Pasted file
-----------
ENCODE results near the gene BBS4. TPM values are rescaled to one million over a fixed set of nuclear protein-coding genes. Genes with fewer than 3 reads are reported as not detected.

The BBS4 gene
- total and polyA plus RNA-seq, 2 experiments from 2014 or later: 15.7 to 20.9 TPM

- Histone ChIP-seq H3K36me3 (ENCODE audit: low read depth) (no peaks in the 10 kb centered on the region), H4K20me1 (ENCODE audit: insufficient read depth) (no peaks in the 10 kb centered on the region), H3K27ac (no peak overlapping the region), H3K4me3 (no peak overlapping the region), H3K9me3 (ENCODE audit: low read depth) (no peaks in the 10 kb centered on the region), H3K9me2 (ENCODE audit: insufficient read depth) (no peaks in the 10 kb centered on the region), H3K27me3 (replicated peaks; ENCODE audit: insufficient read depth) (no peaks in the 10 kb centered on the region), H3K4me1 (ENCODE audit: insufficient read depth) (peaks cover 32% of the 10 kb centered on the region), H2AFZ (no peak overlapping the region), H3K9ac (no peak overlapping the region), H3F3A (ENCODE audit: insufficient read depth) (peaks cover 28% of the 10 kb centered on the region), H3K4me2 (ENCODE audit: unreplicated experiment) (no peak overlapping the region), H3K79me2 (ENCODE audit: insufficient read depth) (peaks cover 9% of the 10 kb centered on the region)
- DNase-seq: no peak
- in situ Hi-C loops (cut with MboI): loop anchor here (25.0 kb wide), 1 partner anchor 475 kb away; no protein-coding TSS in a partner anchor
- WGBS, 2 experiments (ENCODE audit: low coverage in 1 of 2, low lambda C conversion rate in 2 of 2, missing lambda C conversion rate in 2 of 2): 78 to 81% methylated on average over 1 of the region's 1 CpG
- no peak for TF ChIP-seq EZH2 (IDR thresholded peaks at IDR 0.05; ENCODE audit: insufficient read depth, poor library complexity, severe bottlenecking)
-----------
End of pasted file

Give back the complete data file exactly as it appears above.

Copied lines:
ENCODE results near the gene BBS4. TPM values are rescaled to one million over a fixed set of nuclear protein-coding genes. Genes with fewer than 3 reads are reported as not detected.

The BBS4 gene
- total and polyA plus RNA-seq, 2 experiments from 2014 or later: 15.7 to 20.9 TPM

- Histone ChIP-seq H3K36me3 (ENCODE audit: low read depth) (no peaks in the 10 kb centered on the region), H4K20me1 (ENCODE audit: insufficient read depth) (no peaks in the 10 kb centered on the region), H3K27ac (no peak overlapping the region), H3K4me3 (no peak overlapping the region), H3K9me3 (ENCODE audit: low read depth) (no peaks in the 10 kb centered on the region), H3K9me2 (ENCODE audit: insufficient read depth) (no peaks in the 10 kb centered on the region), H3K27me3 (replicated peaks; ENCODE audit: insufficient read depth) (no peaks in the 10 kb centered on the region), H3K4me1 (ENCODE audit: insufficient read depth) (peaks cover 32% of the 10 kb centered on the region), H2AFZ (no peak overlapping the region), H3K9ac (no peak overlapping the region), H3F3A (ENCODE audit: insufficient read depth) (peaks cover 28% of the 10 kb centered on the region), H3K4me2 (ENCODE audit: unreplicated experiment) (no peak overlapping the region), H3K79me2 (ENCODE audit: insufficient read depth) (peaks cover 9% of the 10 kb centered on the region)
- DNase-seq: no peak
- in situ Hi-C loops (cut with MboI): loop anchor here (25.0 kb wide), 1 partner anchor 475 kb away; no protein-coding TSS in a partner anchor
- WGBS, 2 experiments (ENCODE audit: low coverage in 1 of 2, low lambda C conversion rate in 2 of 2, missing lambda C conversion rate in 2 of 2): 78 to 81% methylated on average over 1 of the region's 1 CpG
- no peak for TF ChIP-seq EZH2 (IDR thresholded peaks at IDR 0.05; ENCODE audit: insufficient read depth, poor library complexity, severe bottlenecking)